By Charlie Bermant
Peninsula Daily News
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After 34 years, the jury is still out, but it doesn't seem to matter as much.
“It started out as Texas versus Oklahoma, but it has evolved into a huge community picnic,” said Ron McElroy, one of four organizers of the event celebrating chili, corn bread and horseshoes at the Jefferson County Fairgrounds, 4907 Landes St. in Port Townsend, on Sunday.
The Port Townsend Chili Cook-Off is a community picnic only. County health department regulations prevent organizers from offering chili to the general public.
Those who attend are urged to bring their own food, beverages and table settings. People can share with others.
Liquor is allowed, but not in glass bottles, McElroy said.
Music and picnic tables will be provided.
It's a relaxed gathering. The schedule isn't buttoned down, and the suggested arrival times are loose.
The gates open at 12:30 p.m.
The horseshoe competition will begin at about 1 p.m. with teams of two horseshoe pitchers.
Those who want to compete would be wise to show up a little early to pick partners and get on the elimination roster.
Judging for the chili/corn bread competition will begin at about 3 p.m..
Those entering are encouraged to show up by 2 p.m. to register and find a spot on the fire-pit grill for keeping their creations warm and competitive.
Photos of past chili cook-offs are welcome. A plan is afoot to put together a photo-history of the event, organizers said.
Aside from McElroy, those in charge are former Jefferson County commissioner and former Dos Okies Barbecue owner Larry Dennison; his brother, Rick Dennison, a retired postal worker; and “musicaholic emeritus” Pete Raab, who has been putting together the outstanding cook-off playlist for three decades.
The idea for the cook-off began in 1980 with a contest at the Kitchen Shelter at Fort Worden State Park.
Soon, the event outgrew those digs. In 1982, it was moved to the Jefferson County Fairgrounds, where it has been held for the past 33 years.
Over the years, the group added — and then subtracted — a number of goofy side-events like the Get Out Of Bed-Get Dressed Contest, the Get Out the Window Contest, the Best Costume Award and the Punk Chili Award for the worst chili entry.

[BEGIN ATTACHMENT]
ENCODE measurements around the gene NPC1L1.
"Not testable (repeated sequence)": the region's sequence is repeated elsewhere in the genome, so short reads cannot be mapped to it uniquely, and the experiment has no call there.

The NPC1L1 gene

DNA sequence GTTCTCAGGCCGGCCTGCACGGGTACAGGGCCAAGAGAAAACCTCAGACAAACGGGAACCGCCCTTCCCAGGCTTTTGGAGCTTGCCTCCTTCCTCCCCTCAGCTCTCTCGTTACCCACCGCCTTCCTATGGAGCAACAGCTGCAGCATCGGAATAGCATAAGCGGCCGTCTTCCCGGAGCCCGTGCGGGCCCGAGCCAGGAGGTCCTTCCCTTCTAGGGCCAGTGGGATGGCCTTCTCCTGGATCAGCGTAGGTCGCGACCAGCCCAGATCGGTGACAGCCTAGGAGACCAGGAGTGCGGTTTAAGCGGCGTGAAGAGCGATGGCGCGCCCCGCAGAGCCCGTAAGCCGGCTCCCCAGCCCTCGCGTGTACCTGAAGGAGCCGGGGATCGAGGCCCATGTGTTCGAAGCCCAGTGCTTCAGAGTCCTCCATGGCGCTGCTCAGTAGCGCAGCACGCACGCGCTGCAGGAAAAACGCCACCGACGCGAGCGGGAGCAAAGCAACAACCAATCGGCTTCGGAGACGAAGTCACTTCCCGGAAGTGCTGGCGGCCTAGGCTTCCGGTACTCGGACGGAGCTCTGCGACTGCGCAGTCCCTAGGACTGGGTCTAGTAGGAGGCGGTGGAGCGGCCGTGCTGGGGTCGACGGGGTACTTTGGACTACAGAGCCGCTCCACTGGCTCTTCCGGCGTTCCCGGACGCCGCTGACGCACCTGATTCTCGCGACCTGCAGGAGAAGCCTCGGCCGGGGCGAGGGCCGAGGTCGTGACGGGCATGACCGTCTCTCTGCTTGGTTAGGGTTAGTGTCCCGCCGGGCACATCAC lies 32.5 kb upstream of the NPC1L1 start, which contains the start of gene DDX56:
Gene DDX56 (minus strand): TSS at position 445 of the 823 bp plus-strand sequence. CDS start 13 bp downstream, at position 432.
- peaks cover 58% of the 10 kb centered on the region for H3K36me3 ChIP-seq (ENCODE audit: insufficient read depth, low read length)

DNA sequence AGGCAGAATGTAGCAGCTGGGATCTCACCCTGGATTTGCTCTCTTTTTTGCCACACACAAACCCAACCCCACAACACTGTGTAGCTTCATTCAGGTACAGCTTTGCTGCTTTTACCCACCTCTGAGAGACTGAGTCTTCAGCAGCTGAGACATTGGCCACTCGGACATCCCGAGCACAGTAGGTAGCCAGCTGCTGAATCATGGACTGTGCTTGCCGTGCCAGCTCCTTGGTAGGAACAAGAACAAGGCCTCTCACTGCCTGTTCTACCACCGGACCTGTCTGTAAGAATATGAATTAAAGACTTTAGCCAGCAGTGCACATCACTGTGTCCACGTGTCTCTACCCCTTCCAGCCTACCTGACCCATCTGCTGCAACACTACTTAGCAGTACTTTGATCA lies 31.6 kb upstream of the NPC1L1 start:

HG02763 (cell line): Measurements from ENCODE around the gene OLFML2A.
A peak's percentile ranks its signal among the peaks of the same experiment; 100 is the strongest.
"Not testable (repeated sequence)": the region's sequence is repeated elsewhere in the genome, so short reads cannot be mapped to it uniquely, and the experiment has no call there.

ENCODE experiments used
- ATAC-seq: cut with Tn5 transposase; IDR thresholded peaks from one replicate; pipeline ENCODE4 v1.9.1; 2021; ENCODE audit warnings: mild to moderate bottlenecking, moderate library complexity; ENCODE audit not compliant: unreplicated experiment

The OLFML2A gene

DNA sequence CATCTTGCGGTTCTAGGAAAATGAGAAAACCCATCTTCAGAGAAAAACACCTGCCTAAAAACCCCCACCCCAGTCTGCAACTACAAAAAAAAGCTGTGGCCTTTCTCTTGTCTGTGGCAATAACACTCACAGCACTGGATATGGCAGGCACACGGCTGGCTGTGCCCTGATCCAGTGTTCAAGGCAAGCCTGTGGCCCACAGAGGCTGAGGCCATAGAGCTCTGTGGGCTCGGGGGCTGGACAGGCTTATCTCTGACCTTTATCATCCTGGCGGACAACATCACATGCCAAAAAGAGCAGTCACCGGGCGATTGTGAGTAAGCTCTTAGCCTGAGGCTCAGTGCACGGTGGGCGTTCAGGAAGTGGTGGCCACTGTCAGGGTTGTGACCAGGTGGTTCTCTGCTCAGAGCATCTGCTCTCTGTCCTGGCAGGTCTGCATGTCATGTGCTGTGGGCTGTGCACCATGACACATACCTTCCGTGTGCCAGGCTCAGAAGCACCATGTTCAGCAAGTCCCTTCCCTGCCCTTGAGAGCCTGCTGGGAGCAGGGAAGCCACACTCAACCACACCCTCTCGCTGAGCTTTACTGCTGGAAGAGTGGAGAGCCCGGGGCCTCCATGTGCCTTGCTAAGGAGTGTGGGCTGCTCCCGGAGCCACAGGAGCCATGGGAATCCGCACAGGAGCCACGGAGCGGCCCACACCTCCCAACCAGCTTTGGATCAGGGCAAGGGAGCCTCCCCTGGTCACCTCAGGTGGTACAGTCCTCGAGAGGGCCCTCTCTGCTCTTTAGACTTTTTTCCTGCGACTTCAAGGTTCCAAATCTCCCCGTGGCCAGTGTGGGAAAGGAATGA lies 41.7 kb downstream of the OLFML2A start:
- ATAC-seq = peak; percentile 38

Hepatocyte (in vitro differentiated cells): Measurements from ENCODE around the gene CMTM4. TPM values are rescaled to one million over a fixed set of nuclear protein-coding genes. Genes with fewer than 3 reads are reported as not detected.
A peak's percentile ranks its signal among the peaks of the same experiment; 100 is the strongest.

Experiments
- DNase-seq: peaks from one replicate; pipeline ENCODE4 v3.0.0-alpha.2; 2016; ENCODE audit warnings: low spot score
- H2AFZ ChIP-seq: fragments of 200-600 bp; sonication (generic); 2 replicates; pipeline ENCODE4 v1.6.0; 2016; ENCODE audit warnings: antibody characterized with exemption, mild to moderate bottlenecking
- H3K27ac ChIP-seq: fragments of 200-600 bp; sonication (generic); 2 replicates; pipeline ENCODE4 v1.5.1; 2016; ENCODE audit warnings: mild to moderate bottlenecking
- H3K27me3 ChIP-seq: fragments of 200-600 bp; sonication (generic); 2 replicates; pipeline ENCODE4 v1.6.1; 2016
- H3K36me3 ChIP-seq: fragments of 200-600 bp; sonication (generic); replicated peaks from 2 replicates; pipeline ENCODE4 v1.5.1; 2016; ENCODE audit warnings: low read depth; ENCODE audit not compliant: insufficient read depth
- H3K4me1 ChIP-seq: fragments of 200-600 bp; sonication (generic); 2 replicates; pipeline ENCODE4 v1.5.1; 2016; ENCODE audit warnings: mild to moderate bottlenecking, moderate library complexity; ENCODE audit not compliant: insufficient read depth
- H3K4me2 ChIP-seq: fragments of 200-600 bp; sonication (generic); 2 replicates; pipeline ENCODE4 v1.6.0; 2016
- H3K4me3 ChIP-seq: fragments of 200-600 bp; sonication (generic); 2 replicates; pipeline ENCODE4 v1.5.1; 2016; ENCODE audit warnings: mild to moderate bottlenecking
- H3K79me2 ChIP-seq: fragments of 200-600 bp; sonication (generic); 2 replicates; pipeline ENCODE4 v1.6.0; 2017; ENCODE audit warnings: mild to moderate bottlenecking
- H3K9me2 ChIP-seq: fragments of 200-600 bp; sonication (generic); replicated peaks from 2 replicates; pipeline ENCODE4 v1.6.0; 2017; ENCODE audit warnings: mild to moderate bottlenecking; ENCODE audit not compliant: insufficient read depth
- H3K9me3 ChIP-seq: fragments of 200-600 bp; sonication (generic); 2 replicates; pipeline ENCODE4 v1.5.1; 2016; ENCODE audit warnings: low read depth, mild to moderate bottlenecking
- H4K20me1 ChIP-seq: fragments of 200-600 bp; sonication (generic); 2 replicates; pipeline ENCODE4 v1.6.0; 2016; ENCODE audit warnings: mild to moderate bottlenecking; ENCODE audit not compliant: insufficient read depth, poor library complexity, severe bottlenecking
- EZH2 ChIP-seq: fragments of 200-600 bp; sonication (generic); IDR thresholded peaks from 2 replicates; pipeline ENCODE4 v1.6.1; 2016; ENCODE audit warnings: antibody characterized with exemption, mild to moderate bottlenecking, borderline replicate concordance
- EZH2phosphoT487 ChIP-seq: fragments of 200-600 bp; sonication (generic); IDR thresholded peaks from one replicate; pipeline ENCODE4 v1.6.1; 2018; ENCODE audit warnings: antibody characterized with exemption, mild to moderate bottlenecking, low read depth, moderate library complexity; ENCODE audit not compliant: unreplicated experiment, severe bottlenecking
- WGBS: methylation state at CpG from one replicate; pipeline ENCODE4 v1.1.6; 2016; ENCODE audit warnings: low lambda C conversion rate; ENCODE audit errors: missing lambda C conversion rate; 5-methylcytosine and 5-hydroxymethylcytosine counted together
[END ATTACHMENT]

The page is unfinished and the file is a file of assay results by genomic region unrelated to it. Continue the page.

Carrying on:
Larry Dennison said these events fell by the wayside because of injuries or offensiveness, but the venerable horseshoe pitching contest has survived the test of time and continues to be the first event of each cook-off.
The cook-off is not sanctioned by any of the chili societies and so has none of the restrictions that a sanctioned chili cook-off has.
Those who plan to enter the chili competition may enter one chili in one category only.
Prizes are bragging rights.
A new category of vegetarian chili (no meat, non-heart-stopper chili) has been added to the four standard categories: family-style (with anything such as beans added to the chili meat), mild (not spicy, all-meat chili), hot (spicy all-meat chili) and verde (green chili-based pork/chicken chili).
There is a corn bread competition as well “for those who are pretty darned certain their momma's recipe is the best in the land,” Larry Dennison said.
Judges for each year's cook-off are the winners of the previous year's competition.
This year, the judges are Don White (best family-style, best hot chili and best overall), Peter Bonyun (best mild chili), Dwight Nicholson (best chili verde) and Diane Weerts (best corn bread).
Each entry will be put into a cup or container with the entrant's number.
“The judging is blind,” Larry Dennison said.
“But it's also sometimes deaf and often dumb.”
For questions or directions, phone McElroy at 360-774-1838, Larry Dennison at 360-301-0120, Rick Dennison at 360-821-9081 or Raab at 360-774-1219.
Jefferson County Editor Charlie Bermant can be reached at 360-385-2335 or email@example.com.